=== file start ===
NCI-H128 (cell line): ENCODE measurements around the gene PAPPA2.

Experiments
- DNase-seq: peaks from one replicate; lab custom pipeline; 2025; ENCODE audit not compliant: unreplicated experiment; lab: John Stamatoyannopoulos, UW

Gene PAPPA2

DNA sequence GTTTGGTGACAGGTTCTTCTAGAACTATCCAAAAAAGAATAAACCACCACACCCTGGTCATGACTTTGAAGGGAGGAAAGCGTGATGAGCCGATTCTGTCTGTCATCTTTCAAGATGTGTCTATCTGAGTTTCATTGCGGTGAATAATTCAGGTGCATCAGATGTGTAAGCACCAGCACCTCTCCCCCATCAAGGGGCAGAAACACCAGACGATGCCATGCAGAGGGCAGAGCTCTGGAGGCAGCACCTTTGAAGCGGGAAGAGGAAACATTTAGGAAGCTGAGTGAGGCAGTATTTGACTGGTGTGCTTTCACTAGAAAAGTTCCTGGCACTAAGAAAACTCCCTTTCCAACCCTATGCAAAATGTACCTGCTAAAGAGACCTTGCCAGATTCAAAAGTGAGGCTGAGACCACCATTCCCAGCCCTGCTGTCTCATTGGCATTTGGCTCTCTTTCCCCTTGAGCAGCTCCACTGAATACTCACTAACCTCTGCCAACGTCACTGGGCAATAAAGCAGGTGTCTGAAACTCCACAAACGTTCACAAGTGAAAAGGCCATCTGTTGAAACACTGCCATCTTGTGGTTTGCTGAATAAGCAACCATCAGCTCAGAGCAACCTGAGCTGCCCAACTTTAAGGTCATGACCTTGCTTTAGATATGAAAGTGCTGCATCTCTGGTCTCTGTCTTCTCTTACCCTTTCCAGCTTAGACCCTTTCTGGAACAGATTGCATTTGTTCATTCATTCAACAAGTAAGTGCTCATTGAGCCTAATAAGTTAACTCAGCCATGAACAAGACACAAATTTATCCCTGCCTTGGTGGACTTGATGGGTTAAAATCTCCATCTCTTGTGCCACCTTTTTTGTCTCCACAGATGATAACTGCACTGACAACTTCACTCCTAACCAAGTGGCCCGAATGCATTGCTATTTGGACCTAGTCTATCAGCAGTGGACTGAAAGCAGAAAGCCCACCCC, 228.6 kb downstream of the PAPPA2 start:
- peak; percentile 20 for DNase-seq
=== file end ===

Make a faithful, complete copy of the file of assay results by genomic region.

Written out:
NCI-H128 (cell line): ENCODE measurements around the gene PAPPA2.

Experiments
- DNase-seq: peaks from one replicate; lab custom pipeline; 2025; ENCODE audit not compliant: unreplicated experiment; lab: John Stamatoyannopoulos, UW

Gene PAPPA2

DNA sequence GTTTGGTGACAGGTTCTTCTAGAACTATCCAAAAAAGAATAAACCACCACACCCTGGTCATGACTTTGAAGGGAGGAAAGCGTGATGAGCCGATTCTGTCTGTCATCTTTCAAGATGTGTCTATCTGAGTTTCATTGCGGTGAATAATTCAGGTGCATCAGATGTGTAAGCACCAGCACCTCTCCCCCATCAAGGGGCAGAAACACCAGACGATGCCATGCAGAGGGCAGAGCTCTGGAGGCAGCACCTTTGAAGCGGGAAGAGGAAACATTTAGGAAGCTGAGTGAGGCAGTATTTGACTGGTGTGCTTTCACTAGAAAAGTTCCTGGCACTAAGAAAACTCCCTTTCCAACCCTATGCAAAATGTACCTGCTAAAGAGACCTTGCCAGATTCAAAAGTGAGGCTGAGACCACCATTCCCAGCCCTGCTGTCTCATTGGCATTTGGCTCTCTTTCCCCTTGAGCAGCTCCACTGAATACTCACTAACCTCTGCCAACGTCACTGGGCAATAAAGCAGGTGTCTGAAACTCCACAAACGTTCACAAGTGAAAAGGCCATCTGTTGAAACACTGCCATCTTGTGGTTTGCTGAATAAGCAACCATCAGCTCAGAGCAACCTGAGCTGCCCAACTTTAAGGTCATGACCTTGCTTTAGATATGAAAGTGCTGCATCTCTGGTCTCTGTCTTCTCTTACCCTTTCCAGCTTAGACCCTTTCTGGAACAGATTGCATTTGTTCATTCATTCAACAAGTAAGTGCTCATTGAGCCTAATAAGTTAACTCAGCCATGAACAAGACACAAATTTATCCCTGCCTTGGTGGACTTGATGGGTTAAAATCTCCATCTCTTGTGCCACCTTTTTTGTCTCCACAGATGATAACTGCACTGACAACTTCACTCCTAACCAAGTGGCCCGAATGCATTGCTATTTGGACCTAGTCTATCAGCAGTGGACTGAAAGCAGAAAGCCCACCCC, 228.6 kb downstream of the PAPPA2 start:
- peak; percentile 20 for DNase-seq